Ask Bob: How Does Social Security Calculate Spousal Benefits?

The spousal benefit can be as much as half of the worker's "primary insurance amount," depending on the spouse's age at retirement. If the spouse begins receiving benefits before "normal (or full) retirement age," the spouse will receive a reduced benefit. However, if a spouse is caring for a qualifying child, the spousal benefit is not reduced.
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Question

Is the spousal benefit that is based on the other spouse's higher earnings and full retirement age (FRA) re-calculated for increases over time due to COLA?

My wife is seven years younger than me and my benefit at full retirement age (FRA) of 66 in 2013 would have increased over the years due to COLA. I deferred benefits until age 70½ and realize my current benefit starting age 70½ will not be the basis for her spousal benefit when she turns 66 next year. My benefit at FRA of 66 in 2013 was $2,533. I anticipate that she will get one-half ($1266.50) unless this figure is adjusted upward due to COLA increases since 2013.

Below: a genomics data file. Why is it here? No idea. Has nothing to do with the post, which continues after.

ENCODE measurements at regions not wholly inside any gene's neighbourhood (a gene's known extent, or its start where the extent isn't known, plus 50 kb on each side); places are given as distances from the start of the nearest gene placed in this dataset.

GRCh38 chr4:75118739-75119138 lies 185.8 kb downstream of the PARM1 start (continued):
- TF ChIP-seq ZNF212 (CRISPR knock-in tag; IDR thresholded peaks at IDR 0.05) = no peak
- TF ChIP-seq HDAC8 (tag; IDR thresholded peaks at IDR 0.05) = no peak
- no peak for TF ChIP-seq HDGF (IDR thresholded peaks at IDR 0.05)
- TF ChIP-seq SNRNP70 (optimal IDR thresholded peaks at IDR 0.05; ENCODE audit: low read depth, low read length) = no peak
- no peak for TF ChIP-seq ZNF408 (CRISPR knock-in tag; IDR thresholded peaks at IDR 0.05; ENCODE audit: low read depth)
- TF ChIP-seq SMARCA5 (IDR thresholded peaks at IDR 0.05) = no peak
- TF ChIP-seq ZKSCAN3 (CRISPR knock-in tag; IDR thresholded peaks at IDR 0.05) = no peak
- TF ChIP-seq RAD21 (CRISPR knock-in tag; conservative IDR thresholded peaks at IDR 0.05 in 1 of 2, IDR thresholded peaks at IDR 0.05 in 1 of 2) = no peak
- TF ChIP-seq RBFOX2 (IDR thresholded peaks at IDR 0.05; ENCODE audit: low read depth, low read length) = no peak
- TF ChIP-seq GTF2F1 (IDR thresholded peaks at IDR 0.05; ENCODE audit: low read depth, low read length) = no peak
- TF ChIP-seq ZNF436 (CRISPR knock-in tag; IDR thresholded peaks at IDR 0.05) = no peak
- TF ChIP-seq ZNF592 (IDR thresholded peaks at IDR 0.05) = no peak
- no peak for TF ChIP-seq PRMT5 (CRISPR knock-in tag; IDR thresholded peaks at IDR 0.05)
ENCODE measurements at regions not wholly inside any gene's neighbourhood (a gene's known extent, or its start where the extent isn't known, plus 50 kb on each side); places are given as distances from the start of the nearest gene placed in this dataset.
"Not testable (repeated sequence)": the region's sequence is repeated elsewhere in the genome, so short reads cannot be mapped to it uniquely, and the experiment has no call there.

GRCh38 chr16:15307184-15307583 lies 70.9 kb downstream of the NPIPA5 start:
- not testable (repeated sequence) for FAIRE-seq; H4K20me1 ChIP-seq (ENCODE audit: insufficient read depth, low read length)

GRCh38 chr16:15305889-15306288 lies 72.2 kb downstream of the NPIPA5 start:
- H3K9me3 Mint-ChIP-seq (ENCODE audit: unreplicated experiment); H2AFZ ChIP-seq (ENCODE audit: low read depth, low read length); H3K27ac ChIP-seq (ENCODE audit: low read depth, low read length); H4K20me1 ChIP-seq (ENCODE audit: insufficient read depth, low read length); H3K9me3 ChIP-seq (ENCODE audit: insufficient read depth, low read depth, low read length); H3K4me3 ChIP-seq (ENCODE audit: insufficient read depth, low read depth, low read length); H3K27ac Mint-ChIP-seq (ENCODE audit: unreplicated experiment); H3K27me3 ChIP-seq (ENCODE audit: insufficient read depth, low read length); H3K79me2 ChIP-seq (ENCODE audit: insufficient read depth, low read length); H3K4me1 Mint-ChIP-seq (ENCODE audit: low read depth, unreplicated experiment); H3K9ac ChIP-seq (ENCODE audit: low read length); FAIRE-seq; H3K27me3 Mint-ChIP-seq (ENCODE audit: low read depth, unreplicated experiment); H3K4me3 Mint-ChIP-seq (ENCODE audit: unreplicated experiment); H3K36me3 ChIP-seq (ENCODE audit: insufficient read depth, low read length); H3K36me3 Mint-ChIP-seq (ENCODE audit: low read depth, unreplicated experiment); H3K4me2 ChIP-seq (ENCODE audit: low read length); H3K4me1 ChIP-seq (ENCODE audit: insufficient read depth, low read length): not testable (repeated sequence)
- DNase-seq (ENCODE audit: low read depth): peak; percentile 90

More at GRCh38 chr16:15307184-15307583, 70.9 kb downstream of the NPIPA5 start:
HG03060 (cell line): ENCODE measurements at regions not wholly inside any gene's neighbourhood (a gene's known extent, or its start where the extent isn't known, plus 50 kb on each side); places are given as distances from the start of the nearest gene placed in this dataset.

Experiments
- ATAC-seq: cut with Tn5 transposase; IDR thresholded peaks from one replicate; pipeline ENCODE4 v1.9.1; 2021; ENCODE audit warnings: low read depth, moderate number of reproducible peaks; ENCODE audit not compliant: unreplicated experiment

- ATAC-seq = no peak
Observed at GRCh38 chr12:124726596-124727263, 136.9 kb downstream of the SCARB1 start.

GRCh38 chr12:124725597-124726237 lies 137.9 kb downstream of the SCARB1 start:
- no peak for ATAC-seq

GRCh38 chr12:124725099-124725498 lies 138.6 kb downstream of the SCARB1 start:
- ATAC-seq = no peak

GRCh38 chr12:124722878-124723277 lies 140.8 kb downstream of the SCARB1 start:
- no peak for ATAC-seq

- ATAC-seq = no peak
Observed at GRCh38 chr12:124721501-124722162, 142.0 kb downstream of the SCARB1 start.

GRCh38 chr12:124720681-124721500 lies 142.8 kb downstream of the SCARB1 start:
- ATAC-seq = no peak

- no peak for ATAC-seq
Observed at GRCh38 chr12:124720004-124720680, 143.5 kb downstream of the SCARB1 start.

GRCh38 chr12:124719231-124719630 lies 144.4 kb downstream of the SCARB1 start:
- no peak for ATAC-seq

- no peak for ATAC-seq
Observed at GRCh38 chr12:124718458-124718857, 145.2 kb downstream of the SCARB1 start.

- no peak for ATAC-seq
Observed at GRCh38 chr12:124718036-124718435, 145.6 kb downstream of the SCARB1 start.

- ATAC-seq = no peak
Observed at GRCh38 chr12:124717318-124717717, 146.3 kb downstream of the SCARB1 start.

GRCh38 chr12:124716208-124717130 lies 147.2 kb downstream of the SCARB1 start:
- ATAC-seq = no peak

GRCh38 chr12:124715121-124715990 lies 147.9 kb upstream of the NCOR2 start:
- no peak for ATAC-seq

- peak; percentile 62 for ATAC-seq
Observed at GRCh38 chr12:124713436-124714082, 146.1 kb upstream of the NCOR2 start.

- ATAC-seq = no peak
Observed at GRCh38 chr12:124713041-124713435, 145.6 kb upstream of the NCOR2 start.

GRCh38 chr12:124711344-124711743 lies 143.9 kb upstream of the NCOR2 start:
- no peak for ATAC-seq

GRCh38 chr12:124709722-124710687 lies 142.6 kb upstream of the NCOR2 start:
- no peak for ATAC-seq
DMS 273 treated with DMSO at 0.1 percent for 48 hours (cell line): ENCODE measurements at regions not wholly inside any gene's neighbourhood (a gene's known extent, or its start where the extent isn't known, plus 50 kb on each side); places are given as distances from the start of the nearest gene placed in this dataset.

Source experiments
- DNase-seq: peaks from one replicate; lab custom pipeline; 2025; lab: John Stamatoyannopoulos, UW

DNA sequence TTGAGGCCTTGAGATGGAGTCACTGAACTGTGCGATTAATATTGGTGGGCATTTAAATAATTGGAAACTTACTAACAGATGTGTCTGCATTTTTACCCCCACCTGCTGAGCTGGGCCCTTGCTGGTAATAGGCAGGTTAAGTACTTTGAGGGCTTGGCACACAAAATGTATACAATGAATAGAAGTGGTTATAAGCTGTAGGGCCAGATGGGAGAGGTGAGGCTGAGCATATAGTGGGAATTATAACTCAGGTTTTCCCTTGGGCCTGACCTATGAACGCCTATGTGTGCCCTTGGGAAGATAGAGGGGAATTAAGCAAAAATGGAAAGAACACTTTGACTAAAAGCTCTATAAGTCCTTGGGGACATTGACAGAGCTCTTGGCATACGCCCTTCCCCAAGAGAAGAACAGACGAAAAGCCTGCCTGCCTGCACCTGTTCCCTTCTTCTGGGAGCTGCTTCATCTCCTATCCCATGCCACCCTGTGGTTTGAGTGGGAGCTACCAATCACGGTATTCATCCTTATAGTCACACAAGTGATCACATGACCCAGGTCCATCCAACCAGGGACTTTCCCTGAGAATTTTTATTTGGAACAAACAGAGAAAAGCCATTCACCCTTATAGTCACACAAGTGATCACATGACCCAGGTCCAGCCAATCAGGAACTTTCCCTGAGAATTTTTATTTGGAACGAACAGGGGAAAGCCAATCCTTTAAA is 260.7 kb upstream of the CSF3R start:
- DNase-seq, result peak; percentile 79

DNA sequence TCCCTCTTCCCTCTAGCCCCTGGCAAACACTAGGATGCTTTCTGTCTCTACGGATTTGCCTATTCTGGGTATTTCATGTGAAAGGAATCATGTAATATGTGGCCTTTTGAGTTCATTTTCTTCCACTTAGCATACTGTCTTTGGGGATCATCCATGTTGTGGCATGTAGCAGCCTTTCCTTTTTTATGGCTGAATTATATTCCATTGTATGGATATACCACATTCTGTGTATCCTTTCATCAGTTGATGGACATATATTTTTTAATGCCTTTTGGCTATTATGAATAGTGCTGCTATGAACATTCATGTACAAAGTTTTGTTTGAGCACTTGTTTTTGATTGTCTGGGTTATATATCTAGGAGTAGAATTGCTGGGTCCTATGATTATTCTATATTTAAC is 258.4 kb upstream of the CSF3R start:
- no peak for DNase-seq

Answer

Yes, all benefits are increased by COLAs every year, says Mike O’Connor of Maximize My Social Security. And, he says, the cumulative increase due to COLAs between 2013 and 2019 is 8.6%, so her spouse’s benefit in 2020 would be more than $1,375 depending on next year’s COLA.

Read https://www.ssa.gov/oact/quickcalc/spouse.html.

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Email your questions about retirement and money to Robert.Powell@Maven.io.

Question

Is the spousal benefit that is based on the other spouse's higher earnings and full retirement age (FRA) re-calculated for increases over time due to COLA?

My wife is seven years younger than me and my benefit at full retirement age (FRA) of 66 in 2013 would have increased over the years due to COLA. I deferred benefits until age 70½ and realize my current benefit starting age 70½ will not be the basis for her spousal benefit when she turns 66 next year. My benefit at FRA of 66 in 2013 was $2,533. I anticipate that she will get one-half ($1266.50) unless this figure is adjusted upward due to COLA increases since 2013.

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